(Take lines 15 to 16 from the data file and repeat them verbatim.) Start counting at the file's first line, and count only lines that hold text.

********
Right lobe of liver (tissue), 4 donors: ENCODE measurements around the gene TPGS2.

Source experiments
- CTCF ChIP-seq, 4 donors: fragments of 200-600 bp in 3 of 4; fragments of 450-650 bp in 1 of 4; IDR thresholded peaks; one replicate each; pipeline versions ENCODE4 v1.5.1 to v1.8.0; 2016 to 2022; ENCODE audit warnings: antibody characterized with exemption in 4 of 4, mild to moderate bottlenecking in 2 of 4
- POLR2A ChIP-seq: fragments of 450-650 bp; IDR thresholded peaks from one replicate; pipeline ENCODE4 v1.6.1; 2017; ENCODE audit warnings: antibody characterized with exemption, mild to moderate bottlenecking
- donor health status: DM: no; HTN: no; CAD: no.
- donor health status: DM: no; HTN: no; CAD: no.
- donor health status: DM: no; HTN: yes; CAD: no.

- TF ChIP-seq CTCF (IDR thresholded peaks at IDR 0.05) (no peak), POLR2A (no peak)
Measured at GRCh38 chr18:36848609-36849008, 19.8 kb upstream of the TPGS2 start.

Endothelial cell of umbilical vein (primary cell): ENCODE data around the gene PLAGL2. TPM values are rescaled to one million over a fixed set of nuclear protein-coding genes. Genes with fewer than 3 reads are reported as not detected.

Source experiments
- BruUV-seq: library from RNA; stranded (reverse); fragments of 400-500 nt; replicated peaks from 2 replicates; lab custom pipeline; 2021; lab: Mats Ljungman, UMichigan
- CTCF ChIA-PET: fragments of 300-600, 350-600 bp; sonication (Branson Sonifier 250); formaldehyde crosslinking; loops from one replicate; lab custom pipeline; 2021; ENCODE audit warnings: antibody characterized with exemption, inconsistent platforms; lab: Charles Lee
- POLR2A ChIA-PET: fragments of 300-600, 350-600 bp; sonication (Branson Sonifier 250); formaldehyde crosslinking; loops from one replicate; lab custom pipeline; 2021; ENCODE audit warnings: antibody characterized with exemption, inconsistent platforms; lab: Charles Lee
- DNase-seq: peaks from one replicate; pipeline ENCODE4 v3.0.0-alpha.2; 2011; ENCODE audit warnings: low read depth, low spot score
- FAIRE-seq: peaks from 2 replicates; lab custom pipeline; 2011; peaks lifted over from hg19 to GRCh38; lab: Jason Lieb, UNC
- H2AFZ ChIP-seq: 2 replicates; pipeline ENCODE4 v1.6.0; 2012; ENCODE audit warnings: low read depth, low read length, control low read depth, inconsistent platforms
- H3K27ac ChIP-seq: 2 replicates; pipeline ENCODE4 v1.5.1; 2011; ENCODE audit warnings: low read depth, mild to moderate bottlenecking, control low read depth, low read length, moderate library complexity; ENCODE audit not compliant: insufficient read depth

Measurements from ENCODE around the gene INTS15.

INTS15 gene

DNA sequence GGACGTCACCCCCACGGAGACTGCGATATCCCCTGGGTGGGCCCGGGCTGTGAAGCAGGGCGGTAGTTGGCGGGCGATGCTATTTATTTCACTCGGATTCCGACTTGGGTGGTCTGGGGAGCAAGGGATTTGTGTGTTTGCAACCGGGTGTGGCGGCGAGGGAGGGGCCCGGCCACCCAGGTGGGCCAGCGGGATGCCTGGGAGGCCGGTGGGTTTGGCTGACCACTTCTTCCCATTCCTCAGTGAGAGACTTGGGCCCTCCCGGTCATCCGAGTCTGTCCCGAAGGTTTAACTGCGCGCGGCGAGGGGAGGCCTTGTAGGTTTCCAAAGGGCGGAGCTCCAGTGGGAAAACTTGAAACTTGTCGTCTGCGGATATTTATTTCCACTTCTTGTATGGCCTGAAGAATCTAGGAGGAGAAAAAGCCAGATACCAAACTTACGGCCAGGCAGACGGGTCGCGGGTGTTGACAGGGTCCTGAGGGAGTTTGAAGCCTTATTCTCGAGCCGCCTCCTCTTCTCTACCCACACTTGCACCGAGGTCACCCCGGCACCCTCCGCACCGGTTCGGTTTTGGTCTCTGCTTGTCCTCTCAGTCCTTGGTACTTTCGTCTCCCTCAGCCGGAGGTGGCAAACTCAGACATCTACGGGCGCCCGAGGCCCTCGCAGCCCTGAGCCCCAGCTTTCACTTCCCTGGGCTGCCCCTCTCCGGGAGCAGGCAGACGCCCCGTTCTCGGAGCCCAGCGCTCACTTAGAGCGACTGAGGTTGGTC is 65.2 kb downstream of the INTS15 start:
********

- DNase-seq: peaks from one replicate; pipeline ENCODE4 v3.0.0-alpha.2; 2011; ENCODE audit warnings: low read depth, low spot score
- FAIRE-seq: peaks from 2 replicates; lab custom pipeline; 2011; peaks lifted over from hg19 to GRCh38; lab: Jason Lieb, UNC